Florida pols react to Parkland murderer plea
Debbi Hixon, right, the widow of victim Chris Hixon, is consoled in court by family friend Jennifer Valliere during a hearing for Parkland school shooting defendant Nikolas Cruz at the Broward Courthouse in Fort Lauderdale. Image via AP.

'He deserves the fullest punishment.'

Parkland murderer Nikolas Cruz, who carried out the 2018 Valentine’s Day shooting at Marjory Stoneman Douglas High School, pleaded guilty Wednesday morning to 17 counts of murder and 17 counts of attempted murder.

He faces a minimum sentence of life in prison and remains eligible for the death penalty.

Florida politicians reacted to the news.

Agriculture Commissioner Nikki Fried was among the first to issue a statement on the plea, which will save the victims’ families from having to endure a lengthy and arduous trial.

“My heart is with the Parkland community today,” she said. “Nothing can ever bring back the precious lives that were lost or undo the trauma that was inflicted on our students, faculty, and loved ones, but I hope that this can be another step forward in the healing process. We must continue to honor the memories of the 17 students and staff members who were killed and recommit ourselves to the common-sense actions needed to address the epidemic of gun violence in the United States and prevent further tragedies.”

U.S. Rep. Carlos Giménez served as Miami-Dade County Mayor when the massacre occurred. Under his leadership as Mayor, Miami-Dade adjusted its budget after the killing to place at least one armed police officer at every public school and fund nine “rapid response teams” to be deployed as needed in response to active shooting scenes.

Giménez posted to Twitter, taking aim at an apology to the victims Cruz made after pleading guilty.

Cruz said he has “to live with” what he did every day and, if given a second chance “would do everything in (his) power to help others.” Cruz claimed his actions cause nightmares, adding: “I can’t live with myself sometimes, but I try to push through because I know that’s what you guys would want me to do.”

Nice try, but Cruz has forfeited his right to breathe the same air as those whose loved ones he took away, Giménez said.

“Nikolas Cruz took 17 innocent lives. In his plea, he makes himself out to be the victim, saying ‘he has to live with this forever,’” Giménez said. “This day is not about him, but about being one step closer to bringing justice for the families. He deserves the fullest punishment.”

On Feb. 14, 2018, Cruz shot and killed Alyssa Alhadeff, 14; Martin Duque Anguiano, 14; Scott Beigel, 35; Nicholad Dworet, 17; Aaron Feis, 37; Jamie Guttenberg, 14; Chris Hixon, 49; Luke Hoyet, 15; Cara Loughran, 14; Gina Montalto, 14; Joaquin Oliver, 17; Alaina Petty, 14; Meadow Pollack, 18; Helena Ramsay, 17; Alex Schachter, 14; Carmen Schentrup, 16; and Peter Wang, 15.

In court Wednesday, Broward Circuit Judge Elizabeth Scherer read each victim’s name aloud before asking Cruz how he pleaded.

Cruz said “guilty” 17 times.

Jury selection for his sentencing will begin Jan. 4, 2022.

Before the hearing occurred, Rep. Christine Hunschofsky, who served as Parkland Mayor from 2017 to 2020, posted a photo on Twitter the victims’ names, which she has hanging in her office.

“While there will be a hearing today, I am thinking of the 17 lives stolen, the 17 injured and the thousands who were traumatized. My heart is with all of them, their families and their loved ones,” she wrote.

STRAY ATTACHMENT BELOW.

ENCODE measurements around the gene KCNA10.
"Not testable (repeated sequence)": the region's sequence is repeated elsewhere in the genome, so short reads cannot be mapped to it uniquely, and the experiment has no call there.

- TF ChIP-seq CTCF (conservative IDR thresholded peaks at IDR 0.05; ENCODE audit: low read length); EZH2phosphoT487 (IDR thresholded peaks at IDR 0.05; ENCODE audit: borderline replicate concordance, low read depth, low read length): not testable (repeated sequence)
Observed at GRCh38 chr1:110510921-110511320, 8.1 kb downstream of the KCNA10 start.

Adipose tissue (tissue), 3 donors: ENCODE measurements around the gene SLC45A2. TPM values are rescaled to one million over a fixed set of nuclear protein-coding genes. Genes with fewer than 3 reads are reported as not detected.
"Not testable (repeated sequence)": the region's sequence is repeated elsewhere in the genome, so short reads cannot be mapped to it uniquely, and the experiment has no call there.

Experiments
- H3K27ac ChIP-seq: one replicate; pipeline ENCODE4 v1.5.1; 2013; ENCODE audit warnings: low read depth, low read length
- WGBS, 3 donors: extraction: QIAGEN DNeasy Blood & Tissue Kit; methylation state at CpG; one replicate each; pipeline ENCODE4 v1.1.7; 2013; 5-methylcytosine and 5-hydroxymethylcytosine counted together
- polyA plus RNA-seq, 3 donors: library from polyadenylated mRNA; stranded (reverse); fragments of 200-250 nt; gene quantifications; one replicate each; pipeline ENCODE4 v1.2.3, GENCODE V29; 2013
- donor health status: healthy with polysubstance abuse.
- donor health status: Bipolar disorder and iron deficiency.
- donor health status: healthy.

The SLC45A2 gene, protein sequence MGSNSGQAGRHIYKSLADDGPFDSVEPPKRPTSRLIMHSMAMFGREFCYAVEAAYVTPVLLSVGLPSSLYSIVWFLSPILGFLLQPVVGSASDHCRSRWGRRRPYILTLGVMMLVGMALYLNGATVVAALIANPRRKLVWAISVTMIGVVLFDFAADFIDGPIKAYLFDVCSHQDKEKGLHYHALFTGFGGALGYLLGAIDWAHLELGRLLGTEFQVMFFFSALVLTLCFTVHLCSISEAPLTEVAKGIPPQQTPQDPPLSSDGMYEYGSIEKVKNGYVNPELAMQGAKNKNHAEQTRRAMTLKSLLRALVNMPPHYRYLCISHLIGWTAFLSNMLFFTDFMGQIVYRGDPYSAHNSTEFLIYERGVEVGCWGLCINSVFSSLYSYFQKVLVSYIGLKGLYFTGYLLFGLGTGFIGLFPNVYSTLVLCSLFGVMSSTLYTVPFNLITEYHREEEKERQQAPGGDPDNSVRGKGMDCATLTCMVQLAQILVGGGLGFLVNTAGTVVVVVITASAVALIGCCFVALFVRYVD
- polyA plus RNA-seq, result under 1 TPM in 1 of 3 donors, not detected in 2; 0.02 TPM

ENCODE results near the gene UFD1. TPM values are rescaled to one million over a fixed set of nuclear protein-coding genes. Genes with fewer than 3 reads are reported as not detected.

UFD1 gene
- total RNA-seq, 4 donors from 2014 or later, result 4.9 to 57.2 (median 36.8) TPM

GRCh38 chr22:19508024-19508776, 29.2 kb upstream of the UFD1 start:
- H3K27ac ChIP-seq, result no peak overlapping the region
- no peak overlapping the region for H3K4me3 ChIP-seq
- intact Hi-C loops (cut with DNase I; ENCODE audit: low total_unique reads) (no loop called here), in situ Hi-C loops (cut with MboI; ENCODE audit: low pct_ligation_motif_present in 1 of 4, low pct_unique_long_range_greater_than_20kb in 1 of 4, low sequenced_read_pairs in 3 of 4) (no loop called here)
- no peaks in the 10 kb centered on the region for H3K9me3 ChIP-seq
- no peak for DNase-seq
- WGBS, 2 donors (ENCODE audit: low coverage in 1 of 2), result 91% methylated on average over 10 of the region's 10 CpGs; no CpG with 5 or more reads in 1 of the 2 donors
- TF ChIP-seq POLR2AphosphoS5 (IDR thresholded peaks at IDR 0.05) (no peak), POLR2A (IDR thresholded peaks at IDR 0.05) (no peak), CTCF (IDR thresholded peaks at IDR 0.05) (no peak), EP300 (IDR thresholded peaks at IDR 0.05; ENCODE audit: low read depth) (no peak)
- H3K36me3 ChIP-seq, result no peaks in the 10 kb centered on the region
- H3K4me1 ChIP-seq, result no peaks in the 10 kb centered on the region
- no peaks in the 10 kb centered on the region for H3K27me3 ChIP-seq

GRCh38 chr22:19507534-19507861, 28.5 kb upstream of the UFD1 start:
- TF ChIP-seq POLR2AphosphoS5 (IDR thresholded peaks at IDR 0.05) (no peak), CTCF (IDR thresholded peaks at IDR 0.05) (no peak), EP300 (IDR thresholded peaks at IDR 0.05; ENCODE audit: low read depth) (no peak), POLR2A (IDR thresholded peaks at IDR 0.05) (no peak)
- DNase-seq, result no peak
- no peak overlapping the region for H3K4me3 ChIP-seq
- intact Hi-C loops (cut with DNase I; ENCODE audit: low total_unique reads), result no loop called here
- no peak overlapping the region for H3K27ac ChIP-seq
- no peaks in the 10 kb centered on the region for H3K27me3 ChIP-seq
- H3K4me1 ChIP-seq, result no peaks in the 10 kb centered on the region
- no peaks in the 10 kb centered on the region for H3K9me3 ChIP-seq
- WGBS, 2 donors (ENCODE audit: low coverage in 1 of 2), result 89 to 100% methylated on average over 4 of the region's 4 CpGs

In August, Sen. Joe Gruters filed a bill that, if approved during the 2022 Legislative Session, would direct the Broward County School Board to pay $25 million to the families of those killed and others who were injured during the shooting.

Cruz’s defense had long offered a guilty plea in exchange for life in prison without parole, but only if the death penalty were removed as a potential sentencing. Prosecutors refused.

Last week, word came that Cruz, 23, planned to plead guilty to all counts.

U.S. Rep. Stephanie Murphy of Seminole and Orange counties wrote on Twitter: “Thinking today of al the victims, those who loved them, and the entire Parkland community. Our hearts are with you.”

Sheila Cherfilus-McCormick, a Democrat running to fill the vacant U.S. House seat representing Florida’s 20th Congressional District, wrote on Twitter: “The Parkland Highschool (sic) Massacre was and still is a watershed moment for Broward County families. I hope those victims (sic) families can get some consolation that the murderer is pleading guilty and will (not) be able to hurt another innocent again.”

At about 1 p.m., U.S. Rep. Val Demings, who is running to unseat U.S. Sen. Marco Rubio, wrote: “Praying for the families of Parkland this morning. We know the road to healing and justice is long but we’re committed to every step of this journey.”

Former Parkland City Commissioner and state Rep. Jared Moskowitz, who in February resigned as director of Florida’s Emergency Management Division, retweeted a video of Cruz’s apology. Moskowtiz, now a special adviser to Miami-Dade County for COVID-19 response, wrote at about 5:30 p.m.: “F**k his apology. You can’t ‘apologize’ for taking someone’s child away from them, forever, permanently.”

As of 6:25 p.m., Rubio had yet to issue a statement.

One from Gov. Ron DeSantis also remains pending.

Jesse Scheckner

Jesse Scheckner has covered South Florida with a focus on Miami-Dade County since 2012. His work has been recognized by the Hearst Foundation, Society of Professional Journalists, Florida Society of News Editors, Florida MMA Awards and Miami New Times. Email him at [email protected] and follow him on Twitter @JesseScheckner.


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